top of page
What is the IBD Clinical and Research Centre?

In 1994, Dr. Charles N. Bernstein established the Inflammatory Bowel Disease (IBD) Clinical and Research Centre, a Manitoba-based network of clinicians, researchers, and trainees working collaboratively to improve health outcomes for persons living with Crohn's disease and ulcerative colitis. The centre, which has received international attention and recognition for its research, has established among the largest IBD population databases in North America.

Group shot  LATS51130005_edited.jpg
Our Team
the clinicians, scientists, analysts, administration, and trainees that comprise our team
Learn More
about different topics associated with IBD
how to get involved in current patient participation studies and clinical treatment trials ...
Contact Us
how to get in touch with our study teams ...
News & Events
for research participants, healthcare professionals, and clinical collaborators ...

Are you stressed? Experiencing anxiety? Or low mood? 

The researchers at IMAGINE are evaluating the impact of a 12-week Internet-based program that teaches skills related to managing stress in dealing with IBD symptoms. Eligible participants will be randomly assigned to receive the intervention immediately or 24 weeks after enrollment. 


To learn more about the study, please contact: 


Research Coordinator: Gia Ly Jackson, MSc. 

Email:      Telephone: 204-787-4799  

PACE Network Broadens to Include Focus on Mental Health and Nutrition

Dr. Charles Bernstein and Dr. Lesley Graff are finding a way to make personalized mental health, diet and nutritional care available to Canadians living with IBD. To read more about this new study, please visit

Do you experience sensitivity to dietary fibres, fruits, grains or vegetables?

Dr. Heather Armstrong is working to uncover how disruption of the healthy microbes (bacteria and fungi) living in the gut of IBD patients can cause patients to become sensitive to specific dietary fibres found in fruits, grains, and vegetables. Through this clinical research, her team hopes to develop stool and blood tests that can be used to determine which foods are safe for IBD patients to eat, and which foods they should avoid in order to reduce IBD symptoms. 


To learn more about the study, please contact: 


Research Coordinator: Terri Jeanson

Email:      Telephone: 204-787-4701  

Are you having a colonoscopy?

      click here

The Imid Study:

Understanding the effects of stress, anxiety, depression & chronic disease

We hosted an online results and information session for the Psychiatric comorbidity in Chronic Immunoinflammatory Disease (IMID) study on November 12, 2020. 

Dietary Options, Tools, and Resources

In Memorium:

John R Walker, PhD. John joined our group in 2002, as a collaborator on our CIHR-funded research study entitled “Understanding the biological, clinical, and psychosocial determinants of health outcomes in inflammatory bowel disease: A research program.” At that time John was already a well known, highly regarded and beloved clinical psychologist in Winnipeg. He established the Anxiety Disorders Clinic at St. Boniface Hospital and co-founded the Anxiety Disorders Association of Manitoba. John also had extensive expertise in knowledge translation. It was his passion to understand patient information needs and optimal ways to deliver patient information. He was an invaluable member of our GI research group. While he started with the IBD research team, he branched out and became an integral member of research groups led by Harminder Singh exploring ways to optimize colonoscopy and Don Duerksen examining a longitudinal celiac disease cohort study. More recently, his expertise was invaluable in our CIHR funded collaborative study with colleagues in neurology and rheumatology exploring psychiatric comorbidity in chronic immune diseases. John’s intellect, skills, creativeness and kindness will be sorely missed.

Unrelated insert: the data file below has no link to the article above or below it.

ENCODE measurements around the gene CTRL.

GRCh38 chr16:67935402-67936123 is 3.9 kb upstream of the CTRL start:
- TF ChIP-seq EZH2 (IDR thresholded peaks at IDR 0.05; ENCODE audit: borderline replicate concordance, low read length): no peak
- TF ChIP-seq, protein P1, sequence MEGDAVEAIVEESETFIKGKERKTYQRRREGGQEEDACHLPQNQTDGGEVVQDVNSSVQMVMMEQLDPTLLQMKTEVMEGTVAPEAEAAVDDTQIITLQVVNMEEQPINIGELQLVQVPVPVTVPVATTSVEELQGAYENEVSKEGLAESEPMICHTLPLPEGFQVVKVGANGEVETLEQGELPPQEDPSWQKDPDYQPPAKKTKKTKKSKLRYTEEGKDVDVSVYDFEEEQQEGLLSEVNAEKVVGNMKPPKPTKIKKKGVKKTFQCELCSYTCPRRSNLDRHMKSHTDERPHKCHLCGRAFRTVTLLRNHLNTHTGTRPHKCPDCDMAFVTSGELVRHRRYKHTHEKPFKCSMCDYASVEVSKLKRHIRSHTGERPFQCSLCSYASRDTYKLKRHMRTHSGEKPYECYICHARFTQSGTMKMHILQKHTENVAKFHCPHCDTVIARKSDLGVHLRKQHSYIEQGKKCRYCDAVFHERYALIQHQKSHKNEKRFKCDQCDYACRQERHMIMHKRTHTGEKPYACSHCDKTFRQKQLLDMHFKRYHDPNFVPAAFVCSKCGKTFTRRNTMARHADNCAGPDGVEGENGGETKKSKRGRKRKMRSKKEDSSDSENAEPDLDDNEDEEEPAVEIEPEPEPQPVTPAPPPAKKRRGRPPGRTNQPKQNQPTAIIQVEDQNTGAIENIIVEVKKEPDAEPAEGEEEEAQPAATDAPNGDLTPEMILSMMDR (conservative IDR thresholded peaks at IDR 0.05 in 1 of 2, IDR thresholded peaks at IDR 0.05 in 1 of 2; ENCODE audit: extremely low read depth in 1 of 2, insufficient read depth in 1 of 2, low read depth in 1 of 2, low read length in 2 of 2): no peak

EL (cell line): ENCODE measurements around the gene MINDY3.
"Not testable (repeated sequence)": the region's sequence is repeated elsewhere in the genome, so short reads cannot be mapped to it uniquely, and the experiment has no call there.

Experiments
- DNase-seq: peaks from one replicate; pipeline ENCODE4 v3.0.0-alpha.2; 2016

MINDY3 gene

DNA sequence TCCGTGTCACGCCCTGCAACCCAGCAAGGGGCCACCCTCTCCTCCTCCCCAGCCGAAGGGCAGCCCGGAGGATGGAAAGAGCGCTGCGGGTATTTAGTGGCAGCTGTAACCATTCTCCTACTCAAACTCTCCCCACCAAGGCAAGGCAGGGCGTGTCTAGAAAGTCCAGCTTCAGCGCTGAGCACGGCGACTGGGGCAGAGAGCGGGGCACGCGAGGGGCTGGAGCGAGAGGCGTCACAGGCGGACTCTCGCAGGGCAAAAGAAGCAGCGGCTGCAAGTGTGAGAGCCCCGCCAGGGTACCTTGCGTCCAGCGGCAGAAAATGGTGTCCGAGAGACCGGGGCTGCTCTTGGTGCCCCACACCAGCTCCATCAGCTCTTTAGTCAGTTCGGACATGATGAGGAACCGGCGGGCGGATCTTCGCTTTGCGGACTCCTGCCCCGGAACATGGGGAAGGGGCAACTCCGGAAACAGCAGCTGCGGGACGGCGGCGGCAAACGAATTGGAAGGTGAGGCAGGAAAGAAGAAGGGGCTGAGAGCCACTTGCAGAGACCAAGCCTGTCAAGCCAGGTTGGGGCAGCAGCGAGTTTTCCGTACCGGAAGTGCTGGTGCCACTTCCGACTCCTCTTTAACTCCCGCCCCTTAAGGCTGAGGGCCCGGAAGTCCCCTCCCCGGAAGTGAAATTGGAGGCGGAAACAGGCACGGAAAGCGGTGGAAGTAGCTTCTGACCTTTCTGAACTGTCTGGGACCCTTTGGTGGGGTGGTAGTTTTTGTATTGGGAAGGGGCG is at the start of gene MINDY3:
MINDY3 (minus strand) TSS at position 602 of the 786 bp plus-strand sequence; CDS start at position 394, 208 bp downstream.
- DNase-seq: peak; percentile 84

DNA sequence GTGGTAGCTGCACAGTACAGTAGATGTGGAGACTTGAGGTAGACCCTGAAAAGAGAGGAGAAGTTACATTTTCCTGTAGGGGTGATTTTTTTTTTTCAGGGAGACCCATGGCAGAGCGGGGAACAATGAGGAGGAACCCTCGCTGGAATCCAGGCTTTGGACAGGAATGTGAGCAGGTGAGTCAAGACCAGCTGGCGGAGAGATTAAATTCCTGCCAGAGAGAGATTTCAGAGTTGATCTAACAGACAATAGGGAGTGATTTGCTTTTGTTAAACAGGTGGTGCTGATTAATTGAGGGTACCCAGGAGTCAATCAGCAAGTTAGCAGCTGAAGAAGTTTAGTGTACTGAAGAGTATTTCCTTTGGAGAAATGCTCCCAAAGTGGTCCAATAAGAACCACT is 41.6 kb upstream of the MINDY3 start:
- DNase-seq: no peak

Denis Krause, PhD. Denis joined our group in 2003, having taken a position as Associate Professor of Agriculture in the Department of Animal Sciences at the University of Manitoba. He had left a position in Queensland Australia and moved his young family to to Winnipeg. He was an expert veterinary microbiologist with a special interest in IBD. He was awarded with millions of dollars in research grants and was regarded as one of the young starts of the University of Manitoba. He was a very important friend and collaborator of our IBD team. His untimely death at age 46 from cancer leaves behind rich memories of his loving family of wife Alice and sons David, Jonathon and Josh.

bottom of page